Skip to main content
Chemistry LibreTexts

Propagation of Uncertainty

  • Page ID
  • \( \newcommand{\vecs}[1]{\overset { \scriptstyle \rightharpoonup} {\mathbf{#1}} } \)

    \( \newcommand{\vecd}[1]{\overset{-\!-\!\rightharpoonup}{\vphantom{a}\smash {#1}}} \)

    \( \newcommand{\id}{\mathrm{id}}\) \( \newcommand{\Span}{\mathrm{span}}\)

    ( \newcommand{\kernel}{\mathrm{null}\,}\) \( \newcommand{\range}{\mathrm{range}\,}\)

    \( \newcommand{\RealPart}{\mathrm{Re}}\) \( \newcommand{\ImaginaryPart}{\mathrm{Im}}\)

    \( \newcommand{\Argument}{\mathrm{Arg}}\) \( \newcommand{\norm}[1]{\| #1 \|}\)

    \( \newcommand{\inner}[2]{\langle #1, #2 \rangle}\)

    \( \newcommand{\Span}{\mathrm{span}}\)

    \( \newcommand{\id}{\mathrm{id}}\)

    \( \newcommand{\Span}{\mathrm{span}}\)

    \( \newcommand{\kernel}{\mathrm{null}\,}\)

    \( \newcommand{\range}{\mathrm{range}\,}\)

    \( \newcommand{\RealPart}{\mathrm{Re}}\)

    \( \newcommand{\ImaginaryPart}{\mathrm{Im}}\)

    \( \newcommand{\Argument}{\mathrm{Arg}}\)

    \( \newcommand{\norm}[1]{\| #1 \|}\)

    \( \newcommand{\inner}[2]{\langle #1, #2 \rangle}\)

    \( \newcommand{\Span}{\mathrm{span}}\) \( \newcommand{\AA}{\unicode[.8,0]{x212B}}\)

    \( \newcommand{\vectorA}[1]{\vec{#1}}      % arrow\)

    \( \newcommand{\vectorAt}[1]{\vec{\text{#1}}}      % arrow\)

    \( \newcommand{\vectorB}[1]{\overset { \scriptstyle \rightharpoonup} {\mathbf{#1}} } \)

    \( \newcommand{\vectorC}[1]{\textbf{#1}} \)

    \( \newcommand{\vectorD}[1]{\overrightarrow{#1}} \)

    \( \newcommand{\vectorDt}[1]{\overrightarrow{\text{#1}}} \)

    \( \newcommand{\vectE}[1]{\overset{-\!-\!\rightharpoonup}{\vphantom{a}\smash{\mathbf {#1}}}} \)

    \( \newcommand{\vecs}[1]{\overset { \scriptstyle \rightharpoonup} {\mathbf{#1}} } \)

    \( \newcommand{\vecd}[1]{\overset{-\!-\!\rightharpoonup}{\vphantom{a}\smash {#1}}} \)

    In Chapter 4 we considered the basic mathematical details of a propagation of uncertainty, limiting our treatment to the propagation of measurement error. This treatment is incomplete because it omits other sources of uncertainty that influence the overall uncertainty in our results. Consider, for example, Practice Exercise 4.2, in which we determined the uncertainty in a standard solution of Cu2+ prepared by dissolving a known mass of Cu wire with HNO3, diluting to volume in a 500-mL volumetric flask, and then diluting a 1-mL portion of this stock solution to volume in a 250-mL volumetric flask. To calculate the overall uncertainty we included the uncertainty in the sample's mass and the uncertainty of the volumetric glassware. We did not consider other sources of uncertainty, including the purity of the Cu wire, the effect of temperature on the volumetric glassware, and the repeatability of our measurements. In this appendix we take a more detailed look at the propagation of uncertainty, using the standardization of NaOH as an example.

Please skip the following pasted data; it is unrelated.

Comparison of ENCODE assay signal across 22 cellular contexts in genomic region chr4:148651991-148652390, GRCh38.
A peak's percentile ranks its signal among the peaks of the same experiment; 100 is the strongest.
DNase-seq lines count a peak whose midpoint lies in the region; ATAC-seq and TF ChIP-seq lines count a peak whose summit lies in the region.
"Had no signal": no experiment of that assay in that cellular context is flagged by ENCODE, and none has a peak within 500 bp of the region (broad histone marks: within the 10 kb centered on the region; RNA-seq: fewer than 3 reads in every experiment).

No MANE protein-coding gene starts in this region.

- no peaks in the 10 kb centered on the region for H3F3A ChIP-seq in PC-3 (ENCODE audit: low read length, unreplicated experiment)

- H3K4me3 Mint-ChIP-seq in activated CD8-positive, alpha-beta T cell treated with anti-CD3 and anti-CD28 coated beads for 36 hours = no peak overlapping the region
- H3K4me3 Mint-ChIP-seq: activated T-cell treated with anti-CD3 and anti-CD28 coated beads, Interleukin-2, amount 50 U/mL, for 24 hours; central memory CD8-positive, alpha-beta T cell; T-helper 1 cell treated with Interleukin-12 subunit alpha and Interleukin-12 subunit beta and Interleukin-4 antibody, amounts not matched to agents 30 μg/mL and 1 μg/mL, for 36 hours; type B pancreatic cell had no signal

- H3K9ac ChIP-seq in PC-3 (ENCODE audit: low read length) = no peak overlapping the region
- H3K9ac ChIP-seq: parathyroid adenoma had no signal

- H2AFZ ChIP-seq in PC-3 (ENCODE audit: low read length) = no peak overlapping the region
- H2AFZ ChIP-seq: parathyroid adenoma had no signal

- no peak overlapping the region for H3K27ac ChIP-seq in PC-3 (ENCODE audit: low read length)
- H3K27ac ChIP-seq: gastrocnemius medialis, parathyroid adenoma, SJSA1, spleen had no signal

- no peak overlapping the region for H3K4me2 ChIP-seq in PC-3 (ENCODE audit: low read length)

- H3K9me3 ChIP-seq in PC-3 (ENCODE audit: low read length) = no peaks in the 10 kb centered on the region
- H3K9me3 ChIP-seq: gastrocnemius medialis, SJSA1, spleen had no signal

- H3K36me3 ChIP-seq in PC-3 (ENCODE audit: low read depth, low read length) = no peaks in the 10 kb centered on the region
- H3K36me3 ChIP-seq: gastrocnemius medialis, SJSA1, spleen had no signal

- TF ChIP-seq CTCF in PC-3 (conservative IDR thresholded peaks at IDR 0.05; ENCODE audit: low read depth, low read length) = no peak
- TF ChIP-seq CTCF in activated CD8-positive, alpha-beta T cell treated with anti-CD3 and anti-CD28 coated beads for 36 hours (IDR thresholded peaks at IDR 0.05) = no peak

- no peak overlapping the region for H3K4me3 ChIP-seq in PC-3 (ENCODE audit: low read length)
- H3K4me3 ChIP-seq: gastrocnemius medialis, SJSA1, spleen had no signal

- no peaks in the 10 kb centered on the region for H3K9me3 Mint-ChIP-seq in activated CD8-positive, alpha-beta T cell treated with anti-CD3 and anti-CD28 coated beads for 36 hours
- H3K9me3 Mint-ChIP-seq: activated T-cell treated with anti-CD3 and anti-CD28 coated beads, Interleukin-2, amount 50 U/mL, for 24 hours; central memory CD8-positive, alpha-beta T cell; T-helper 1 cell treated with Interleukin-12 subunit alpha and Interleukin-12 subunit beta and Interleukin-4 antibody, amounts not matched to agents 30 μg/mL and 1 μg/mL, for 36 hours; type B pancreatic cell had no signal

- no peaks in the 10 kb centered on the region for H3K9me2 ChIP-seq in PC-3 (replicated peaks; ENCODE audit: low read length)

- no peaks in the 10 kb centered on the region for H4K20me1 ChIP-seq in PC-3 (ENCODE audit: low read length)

Standardizing a Solution of NaOH1

    Because solid NaOH is an impure material, we cannot directly prepare a stock solution by weighing a sample of NaOH and diluting to volume. Instead, we determine the solution's concentration through a process called a standardization.2 A fairly typical procedure is to use the NaOH solution to titrate a carefully weighed sample of previously dried potassium hydrogen phthalate, C8H5O4K, which we will write here, in shorthand notation, as KHP. For example, after preparing a nominally 0.1 M solution of NaOH, we place an accurately weighed 0.4-g sample of dried KHP in the reaction vessel of an automated titrator and dissolve it in approximately 50 mL of water (the exact amount of water is not important). The automated titrator adds the NaOH to the KHP solution and records the pH as a function of the volume of NaOH. The resulting titration curve provides us with the volume of NaOH needed to reach the titration's endpoint.3